Jefferson Journal

The Jefferson Journal is JPR's members' magazine featuring articles, columns, and reviews about living in Southern Oregon and Northern California, as well as articles about finance, health and food from NPR.   The magazine also includes program listings for JPR's network of radio stations. The publication's bi-monthly circulation is approximately 10,000.  To support JPR and receive your copy in the mail each month become a Member today!

Pepper Trail

For a traveler, simply to say the word “Cuba” sets off a little shiver of excitement. Few other place names unleash such a jumble of associations, opinions, and questions in American minds. For most of the past 50 years, Cuba has been difficult or impossible for Americans to visit, and all the more tantalizing for that. 

I’ve been thinking a lot about citizen-funded journalism recently.  Likely, it’s because we’re in the midst of our Spring Fund Drive making the case to our listeners for our public service mission.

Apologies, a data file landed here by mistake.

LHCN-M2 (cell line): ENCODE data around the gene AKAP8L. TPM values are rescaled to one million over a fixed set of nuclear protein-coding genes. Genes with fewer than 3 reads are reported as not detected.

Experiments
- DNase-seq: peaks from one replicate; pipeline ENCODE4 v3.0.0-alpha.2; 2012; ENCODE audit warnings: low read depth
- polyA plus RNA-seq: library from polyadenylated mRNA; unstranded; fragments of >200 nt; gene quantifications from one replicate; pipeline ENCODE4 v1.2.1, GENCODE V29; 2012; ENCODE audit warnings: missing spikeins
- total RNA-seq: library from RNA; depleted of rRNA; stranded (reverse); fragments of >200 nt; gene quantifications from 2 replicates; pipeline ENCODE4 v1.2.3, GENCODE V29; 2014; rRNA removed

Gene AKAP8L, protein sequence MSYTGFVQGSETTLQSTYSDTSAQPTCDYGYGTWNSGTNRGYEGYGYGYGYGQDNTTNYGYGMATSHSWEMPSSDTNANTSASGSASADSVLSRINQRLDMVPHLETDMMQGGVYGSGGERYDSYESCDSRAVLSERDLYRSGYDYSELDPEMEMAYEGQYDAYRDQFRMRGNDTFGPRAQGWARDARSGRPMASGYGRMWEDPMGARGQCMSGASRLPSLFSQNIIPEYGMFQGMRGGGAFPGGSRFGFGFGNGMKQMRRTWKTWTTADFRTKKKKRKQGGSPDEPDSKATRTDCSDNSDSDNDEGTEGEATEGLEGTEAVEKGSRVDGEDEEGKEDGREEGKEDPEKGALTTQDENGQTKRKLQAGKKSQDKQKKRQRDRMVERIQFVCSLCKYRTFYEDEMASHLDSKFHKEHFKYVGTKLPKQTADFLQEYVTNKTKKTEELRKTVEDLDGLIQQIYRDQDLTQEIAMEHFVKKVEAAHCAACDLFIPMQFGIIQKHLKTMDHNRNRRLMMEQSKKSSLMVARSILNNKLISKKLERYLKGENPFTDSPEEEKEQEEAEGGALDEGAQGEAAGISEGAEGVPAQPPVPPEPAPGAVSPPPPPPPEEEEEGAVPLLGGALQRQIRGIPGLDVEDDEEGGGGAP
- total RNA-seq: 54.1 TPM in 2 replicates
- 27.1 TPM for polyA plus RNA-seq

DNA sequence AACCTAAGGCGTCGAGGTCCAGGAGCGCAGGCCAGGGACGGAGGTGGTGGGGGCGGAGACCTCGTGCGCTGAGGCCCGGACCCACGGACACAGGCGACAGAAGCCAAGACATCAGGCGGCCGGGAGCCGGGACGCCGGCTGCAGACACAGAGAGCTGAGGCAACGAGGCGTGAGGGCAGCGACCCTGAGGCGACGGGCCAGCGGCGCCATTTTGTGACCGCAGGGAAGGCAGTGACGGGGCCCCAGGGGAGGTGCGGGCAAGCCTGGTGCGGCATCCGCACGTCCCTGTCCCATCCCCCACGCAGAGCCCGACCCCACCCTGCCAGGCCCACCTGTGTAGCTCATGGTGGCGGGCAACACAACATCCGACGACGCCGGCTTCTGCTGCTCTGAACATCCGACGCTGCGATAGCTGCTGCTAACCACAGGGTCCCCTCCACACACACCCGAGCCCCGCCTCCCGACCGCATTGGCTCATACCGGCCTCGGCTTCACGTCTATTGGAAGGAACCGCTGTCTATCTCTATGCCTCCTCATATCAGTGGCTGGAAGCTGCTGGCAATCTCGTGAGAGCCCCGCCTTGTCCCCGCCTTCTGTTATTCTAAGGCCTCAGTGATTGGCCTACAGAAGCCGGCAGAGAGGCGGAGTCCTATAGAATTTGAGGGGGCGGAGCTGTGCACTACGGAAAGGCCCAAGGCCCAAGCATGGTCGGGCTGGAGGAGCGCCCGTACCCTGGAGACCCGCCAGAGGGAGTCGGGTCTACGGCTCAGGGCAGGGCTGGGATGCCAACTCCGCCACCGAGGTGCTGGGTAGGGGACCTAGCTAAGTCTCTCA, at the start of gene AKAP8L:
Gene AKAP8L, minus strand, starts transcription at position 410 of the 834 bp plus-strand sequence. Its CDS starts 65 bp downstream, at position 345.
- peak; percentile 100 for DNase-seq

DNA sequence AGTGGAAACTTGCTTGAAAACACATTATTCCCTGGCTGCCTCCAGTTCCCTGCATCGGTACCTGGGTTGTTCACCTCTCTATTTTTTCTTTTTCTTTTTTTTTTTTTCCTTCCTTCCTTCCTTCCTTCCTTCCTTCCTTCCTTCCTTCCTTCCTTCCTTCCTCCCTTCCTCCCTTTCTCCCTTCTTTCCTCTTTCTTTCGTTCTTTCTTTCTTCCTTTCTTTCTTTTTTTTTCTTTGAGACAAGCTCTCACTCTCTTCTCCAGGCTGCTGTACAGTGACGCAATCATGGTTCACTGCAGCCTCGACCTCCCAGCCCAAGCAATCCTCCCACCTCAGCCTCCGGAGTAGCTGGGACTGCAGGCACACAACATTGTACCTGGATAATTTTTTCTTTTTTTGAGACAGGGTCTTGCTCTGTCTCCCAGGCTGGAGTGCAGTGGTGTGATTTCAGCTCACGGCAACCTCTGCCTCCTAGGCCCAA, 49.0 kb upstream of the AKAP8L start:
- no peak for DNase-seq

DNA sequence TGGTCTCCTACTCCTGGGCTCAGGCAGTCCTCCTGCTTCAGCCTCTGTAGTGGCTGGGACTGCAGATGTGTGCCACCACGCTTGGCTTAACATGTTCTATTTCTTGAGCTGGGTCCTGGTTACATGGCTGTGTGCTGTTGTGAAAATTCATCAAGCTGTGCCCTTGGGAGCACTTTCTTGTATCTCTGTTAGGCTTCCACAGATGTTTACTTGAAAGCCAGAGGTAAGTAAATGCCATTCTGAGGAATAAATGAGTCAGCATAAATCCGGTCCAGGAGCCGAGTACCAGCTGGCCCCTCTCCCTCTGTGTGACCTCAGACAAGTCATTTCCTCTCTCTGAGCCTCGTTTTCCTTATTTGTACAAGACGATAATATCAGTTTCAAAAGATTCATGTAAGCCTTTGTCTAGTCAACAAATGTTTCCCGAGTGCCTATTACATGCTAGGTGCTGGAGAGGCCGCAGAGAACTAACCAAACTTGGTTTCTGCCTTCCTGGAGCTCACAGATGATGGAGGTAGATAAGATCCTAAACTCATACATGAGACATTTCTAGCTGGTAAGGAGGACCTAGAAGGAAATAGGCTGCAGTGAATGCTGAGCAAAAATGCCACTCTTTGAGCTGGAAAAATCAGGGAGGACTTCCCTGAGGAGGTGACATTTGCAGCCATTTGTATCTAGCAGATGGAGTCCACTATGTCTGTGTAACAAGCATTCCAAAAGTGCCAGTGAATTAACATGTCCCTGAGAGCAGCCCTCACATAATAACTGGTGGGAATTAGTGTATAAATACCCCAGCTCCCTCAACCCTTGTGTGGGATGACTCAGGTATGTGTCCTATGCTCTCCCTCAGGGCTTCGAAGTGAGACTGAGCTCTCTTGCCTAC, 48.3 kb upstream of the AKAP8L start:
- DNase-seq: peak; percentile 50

But, deeper than that, I’ve been observing momentum within a broader segment of institutions supporting the idea that citizen-funded journalism, stewarded by non-profit organizations, should become a more prominent and important part of our journalism ecosystem.

In 1965, futurist and writer Alvin Toffler coined the term “future shock” to describe the “shattering stress and disorientation that we induce in individuals by subjecting them to too much change in too short a time”.